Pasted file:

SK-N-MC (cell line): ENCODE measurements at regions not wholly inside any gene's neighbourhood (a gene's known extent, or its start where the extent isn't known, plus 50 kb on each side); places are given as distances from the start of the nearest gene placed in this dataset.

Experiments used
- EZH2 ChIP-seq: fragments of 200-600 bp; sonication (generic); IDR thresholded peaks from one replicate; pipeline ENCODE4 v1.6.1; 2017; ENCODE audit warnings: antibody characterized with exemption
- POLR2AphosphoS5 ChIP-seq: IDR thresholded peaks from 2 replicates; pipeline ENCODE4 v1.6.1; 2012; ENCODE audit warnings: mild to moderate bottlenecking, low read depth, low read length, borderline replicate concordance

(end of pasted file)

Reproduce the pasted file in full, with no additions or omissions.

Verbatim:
SK-N-MC (cell line): ENCODE measurements at regions not wholly inside any gene's neighbourhood (a gene's known extent, or its start where the extent isn't known, plus 50 kb on each side); places are given as distances from the start of the nearest gene placed in this dataset.

Experiments used
- EZH2 ChIP-seq: fragments of 200-600 bp; sonication (generic); IDR thresholded peaks from one replicate; pipeline ENCODE4 v1.6.1; 2017; ENCODE audit warnings: antibody characterized with exemption
- POLR2AphosphoS5 ChIP-seq: IDR thresholded peaks from 2 replicates; pipeline ENCODE4 v1.6.1; 2012; ENCODE audit warnings: mild to moderate bottlenecking, low read depth, low read length, borderline replicate concordance